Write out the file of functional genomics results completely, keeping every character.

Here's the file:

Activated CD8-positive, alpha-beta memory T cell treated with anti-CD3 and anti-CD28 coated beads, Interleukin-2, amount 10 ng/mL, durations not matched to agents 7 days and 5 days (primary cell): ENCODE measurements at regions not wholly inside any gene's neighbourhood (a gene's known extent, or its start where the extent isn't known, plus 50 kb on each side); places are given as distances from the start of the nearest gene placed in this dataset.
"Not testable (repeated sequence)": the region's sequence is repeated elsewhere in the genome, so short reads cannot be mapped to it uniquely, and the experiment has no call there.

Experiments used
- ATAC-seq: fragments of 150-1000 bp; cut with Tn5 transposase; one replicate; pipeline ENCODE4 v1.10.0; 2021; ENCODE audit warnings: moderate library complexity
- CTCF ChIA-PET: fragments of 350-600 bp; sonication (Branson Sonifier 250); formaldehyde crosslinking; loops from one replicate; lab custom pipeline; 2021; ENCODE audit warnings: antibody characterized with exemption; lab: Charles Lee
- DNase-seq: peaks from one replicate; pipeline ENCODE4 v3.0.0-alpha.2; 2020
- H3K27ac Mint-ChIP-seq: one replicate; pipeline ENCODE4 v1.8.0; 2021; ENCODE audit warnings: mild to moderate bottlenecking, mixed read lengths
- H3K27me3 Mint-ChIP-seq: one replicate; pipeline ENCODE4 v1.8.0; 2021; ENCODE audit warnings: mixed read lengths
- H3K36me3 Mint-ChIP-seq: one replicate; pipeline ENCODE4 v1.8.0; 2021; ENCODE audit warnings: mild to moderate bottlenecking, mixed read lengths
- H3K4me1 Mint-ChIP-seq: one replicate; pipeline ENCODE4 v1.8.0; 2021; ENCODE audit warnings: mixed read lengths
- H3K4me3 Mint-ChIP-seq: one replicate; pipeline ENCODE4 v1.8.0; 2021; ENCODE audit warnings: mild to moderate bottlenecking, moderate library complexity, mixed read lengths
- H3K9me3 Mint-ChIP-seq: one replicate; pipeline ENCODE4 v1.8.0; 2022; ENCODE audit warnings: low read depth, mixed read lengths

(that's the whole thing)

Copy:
Activated CD8-positive, alpha-beta memory T cell treated with anti-CD3 and anti-CD28 coated beads, Interleukin-2, amount 10 ng/mL, durations not matched to agents 7 days and 5 days (primary cell): ENCODE measurements at regions not wholly inside any gene's neighbourhood (a gene's known extent, or its start where the extent isn't known, plus 50 kb on each side); places are given as distances from the start of the nearest gene placed in this dataset.
"Not testable (repeated sequence)": the region's sequence is repeated elsewhere in the genome, so short reads cannot be mapped to it uniquely, and the experiment has no call there.

Experiments used
- ATAC-seq: fragments of 150-1000 bp; cut with Tn5 transposase; one replicate; pipeline ENCODE4 v1.10.0; 2021; ENCODE audit warnings: moderate library complexity
- CTCF ChIA-PET: fragments of 350-600 bp; sonication (Branson Sonifier 250); formaldehyde crosslinking; loops from one replicate; lab custom pipeline; 2021; ENCODE audit warnings: antibody characterized with exemption; lab: Charles Lee
- DNase-seq: peaks from one replicate; pipeline ENCODE4 v3.0.0-alpha.2; 2020
- H3K27ac Mint-ChIP-seq: one replicate; pipeline ENCODE4 v1.8.0; 2021; ENCODE audit warnings: mild to moderate bottlenecking, mixed read lengths
- H3K27me3 Mint-ChIP-seq: one replicate; pipeline ENCODE4 v1.8.0; 2021; ENCODE audit warnings: mixed read lengths
- H3K36me3 Mint-ChIP-seq: one replicate; pipeline ENCODE4 v1.8.0; 2021; ENCODE audit warnings: mild to moderate bottlenecking, mixed read lengths
- H3K4me1 Mint-ChIP-seq: one replicate; pipeline ENCODE4 v1.8.0; 2021; ENCODE audit warnings: mixed read lengths
- H3K4me3 Mint-ChIP-seq: one replicate; pipeline ENCODE4 v1.8.0; 2021; ENCODE audit warnings: mild to moderate bottlenecking, moderate library complexity, mixed read lengths
- H3K9me3 Mint-ChIP-seq: one replicate; pipeline ENCODE4 v1.8.0; 2022; ENCODE audit warnings: low read depth, mixed read lengths